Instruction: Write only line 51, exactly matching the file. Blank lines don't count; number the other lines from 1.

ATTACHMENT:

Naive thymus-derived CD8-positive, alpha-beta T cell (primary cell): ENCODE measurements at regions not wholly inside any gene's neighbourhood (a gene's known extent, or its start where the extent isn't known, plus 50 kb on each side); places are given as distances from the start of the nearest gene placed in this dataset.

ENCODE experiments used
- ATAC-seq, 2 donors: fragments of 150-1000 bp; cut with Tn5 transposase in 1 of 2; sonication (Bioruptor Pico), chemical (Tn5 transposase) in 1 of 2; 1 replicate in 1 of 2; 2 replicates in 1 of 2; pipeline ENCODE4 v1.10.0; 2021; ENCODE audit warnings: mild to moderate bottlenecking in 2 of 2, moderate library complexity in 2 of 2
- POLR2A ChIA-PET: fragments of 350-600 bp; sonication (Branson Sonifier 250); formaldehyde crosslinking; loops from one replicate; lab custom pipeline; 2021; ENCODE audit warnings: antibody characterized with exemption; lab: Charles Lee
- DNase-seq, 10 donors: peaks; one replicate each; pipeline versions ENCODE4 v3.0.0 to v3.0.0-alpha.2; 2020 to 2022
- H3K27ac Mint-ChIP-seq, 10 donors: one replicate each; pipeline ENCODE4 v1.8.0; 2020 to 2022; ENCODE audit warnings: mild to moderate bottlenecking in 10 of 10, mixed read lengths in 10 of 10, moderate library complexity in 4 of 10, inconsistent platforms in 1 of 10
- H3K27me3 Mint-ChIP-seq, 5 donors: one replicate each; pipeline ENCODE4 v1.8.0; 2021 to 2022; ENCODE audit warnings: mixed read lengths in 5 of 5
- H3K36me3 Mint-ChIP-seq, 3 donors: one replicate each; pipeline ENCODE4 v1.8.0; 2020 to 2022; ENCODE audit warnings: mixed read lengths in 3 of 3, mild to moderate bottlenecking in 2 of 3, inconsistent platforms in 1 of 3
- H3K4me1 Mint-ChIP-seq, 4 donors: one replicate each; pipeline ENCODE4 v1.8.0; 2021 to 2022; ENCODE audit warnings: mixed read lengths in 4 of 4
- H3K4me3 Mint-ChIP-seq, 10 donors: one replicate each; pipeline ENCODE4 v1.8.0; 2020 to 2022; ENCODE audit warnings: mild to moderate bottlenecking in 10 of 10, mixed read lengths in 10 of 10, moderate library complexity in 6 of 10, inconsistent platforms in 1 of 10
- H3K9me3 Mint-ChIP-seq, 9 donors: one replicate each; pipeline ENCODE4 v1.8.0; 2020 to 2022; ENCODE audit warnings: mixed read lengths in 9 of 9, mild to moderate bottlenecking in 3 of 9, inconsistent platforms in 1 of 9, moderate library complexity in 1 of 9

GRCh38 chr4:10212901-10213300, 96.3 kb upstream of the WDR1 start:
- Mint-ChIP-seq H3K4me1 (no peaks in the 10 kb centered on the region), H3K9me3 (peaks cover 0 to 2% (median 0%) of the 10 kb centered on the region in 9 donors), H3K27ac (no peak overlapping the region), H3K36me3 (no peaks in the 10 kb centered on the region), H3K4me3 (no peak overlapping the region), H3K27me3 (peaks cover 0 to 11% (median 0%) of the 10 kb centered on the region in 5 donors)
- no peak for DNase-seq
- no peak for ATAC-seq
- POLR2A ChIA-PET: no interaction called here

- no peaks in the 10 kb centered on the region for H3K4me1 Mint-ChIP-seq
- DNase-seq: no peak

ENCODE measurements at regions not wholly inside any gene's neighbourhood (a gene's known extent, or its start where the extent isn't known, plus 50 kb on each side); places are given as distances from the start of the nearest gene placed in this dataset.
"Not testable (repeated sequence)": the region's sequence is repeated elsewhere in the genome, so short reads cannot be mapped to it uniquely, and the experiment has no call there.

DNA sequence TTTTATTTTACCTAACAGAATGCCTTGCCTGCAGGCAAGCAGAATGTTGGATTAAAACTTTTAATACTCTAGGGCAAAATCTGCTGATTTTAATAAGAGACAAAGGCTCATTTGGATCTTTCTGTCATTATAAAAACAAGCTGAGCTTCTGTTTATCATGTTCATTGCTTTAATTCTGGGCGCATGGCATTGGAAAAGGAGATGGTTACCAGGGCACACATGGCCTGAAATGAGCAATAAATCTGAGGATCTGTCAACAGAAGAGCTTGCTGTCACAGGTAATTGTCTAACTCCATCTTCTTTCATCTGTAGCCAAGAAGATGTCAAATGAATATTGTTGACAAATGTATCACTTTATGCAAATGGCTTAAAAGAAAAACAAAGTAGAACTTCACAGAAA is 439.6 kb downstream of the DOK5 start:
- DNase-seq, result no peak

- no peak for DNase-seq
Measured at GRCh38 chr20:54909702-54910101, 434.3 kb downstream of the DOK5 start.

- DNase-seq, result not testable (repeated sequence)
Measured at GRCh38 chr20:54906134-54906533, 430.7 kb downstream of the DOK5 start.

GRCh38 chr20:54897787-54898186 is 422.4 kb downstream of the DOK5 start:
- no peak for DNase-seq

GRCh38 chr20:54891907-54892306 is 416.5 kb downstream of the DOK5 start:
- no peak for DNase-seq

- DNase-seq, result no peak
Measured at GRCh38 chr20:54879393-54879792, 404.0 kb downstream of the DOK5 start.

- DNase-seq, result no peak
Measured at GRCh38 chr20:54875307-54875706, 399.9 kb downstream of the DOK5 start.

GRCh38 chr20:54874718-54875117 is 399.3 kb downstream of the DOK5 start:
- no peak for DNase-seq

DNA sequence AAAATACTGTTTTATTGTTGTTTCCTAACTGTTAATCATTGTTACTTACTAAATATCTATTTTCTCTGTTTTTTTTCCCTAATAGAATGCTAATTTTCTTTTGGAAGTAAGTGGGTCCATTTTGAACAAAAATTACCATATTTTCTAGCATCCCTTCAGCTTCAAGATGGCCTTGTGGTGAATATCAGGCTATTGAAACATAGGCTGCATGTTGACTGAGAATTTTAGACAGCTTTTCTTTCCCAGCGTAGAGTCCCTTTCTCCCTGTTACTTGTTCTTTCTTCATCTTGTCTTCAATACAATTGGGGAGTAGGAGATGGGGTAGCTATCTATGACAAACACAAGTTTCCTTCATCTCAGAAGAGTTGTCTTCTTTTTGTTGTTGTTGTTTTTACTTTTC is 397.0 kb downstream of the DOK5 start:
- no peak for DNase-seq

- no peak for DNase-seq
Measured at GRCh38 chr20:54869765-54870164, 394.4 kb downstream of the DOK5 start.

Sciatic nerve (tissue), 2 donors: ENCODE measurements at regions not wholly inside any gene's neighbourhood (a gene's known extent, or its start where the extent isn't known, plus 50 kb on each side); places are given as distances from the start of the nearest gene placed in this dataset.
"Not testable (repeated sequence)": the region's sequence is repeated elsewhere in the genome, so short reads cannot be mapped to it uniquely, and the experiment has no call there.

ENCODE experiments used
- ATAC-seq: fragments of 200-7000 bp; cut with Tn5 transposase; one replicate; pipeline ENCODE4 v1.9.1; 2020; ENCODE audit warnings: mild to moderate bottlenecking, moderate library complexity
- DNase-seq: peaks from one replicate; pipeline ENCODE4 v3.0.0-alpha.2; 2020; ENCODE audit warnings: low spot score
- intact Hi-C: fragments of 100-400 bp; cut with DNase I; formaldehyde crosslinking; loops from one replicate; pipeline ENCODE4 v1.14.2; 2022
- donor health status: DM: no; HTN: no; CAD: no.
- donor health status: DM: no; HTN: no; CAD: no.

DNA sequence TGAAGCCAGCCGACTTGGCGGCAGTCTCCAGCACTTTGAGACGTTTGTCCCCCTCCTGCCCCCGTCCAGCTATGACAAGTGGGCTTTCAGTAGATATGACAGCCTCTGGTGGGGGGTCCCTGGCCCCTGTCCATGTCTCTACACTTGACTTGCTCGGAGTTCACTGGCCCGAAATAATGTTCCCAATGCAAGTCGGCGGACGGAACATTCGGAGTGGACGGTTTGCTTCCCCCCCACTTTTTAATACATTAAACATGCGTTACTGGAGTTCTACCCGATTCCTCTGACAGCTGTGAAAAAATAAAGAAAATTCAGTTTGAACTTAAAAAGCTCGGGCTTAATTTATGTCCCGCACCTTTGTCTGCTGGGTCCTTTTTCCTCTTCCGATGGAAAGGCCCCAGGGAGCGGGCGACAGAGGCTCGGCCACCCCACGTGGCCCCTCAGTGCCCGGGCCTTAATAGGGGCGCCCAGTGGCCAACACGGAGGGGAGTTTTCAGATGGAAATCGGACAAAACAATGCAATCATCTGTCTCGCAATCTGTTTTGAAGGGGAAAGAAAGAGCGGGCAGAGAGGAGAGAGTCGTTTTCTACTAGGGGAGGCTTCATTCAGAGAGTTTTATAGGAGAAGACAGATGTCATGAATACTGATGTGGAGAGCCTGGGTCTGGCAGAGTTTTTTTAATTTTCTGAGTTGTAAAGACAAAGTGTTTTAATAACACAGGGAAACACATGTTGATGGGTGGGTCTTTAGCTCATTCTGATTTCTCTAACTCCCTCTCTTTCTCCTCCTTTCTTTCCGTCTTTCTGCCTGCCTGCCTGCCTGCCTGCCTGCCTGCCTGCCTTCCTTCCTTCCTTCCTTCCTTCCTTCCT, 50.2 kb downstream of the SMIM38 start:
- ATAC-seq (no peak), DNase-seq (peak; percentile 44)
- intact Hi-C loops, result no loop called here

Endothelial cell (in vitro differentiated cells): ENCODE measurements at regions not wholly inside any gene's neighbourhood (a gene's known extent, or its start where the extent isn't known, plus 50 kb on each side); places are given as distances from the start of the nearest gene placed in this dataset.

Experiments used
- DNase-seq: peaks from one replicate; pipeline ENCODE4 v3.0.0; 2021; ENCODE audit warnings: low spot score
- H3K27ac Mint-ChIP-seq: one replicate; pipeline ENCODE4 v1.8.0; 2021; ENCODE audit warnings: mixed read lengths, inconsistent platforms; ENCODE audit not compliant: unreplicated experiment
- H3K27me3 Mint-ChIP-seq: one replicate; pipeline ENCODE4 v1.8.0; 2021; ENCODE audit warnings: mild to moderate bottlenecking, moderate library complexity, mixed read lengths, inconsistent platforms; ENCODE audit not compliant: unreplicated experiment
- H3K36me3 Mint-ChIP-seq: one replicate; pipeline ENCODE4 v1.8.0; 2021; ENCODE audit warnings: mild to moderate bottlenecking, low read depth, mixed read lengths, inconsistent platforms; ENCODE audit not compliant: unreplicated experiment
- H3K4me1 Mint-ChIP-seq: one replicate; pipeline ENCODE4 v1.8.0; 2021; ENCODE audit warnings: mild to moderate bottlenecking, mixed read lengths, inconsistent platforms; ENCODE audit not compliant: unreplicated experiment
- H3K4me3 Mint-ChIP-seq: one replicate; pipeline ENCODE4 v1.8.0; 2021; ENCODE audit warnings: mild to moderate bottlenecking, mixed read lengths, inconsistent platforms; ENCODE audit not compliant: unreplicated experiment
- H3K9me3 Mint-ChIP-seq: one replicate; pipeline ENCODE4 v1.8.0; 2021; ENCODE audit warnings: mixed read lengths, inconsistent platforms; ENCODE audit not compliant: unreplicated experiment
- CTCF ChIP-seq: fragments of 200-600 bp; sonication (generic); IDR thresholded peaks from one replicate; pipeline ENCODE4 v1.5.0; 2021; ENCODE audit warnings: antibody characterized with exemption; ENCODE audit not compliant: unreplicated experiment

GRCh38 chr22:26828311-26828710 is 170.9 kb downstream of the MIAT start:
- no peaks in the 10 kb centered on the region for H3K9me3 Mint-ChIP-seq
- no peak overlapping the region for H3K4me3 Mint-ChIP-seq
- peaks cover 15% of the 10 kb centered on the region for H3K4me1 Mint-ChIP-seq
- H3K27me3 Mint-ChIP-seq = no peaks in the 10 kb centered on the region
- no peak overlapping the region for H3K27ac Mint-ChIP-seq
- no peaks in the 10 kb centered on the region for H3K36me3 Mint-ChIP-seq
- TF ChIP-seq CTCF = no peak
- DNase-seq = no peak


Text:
- intact Hi-C loops, result no loop called here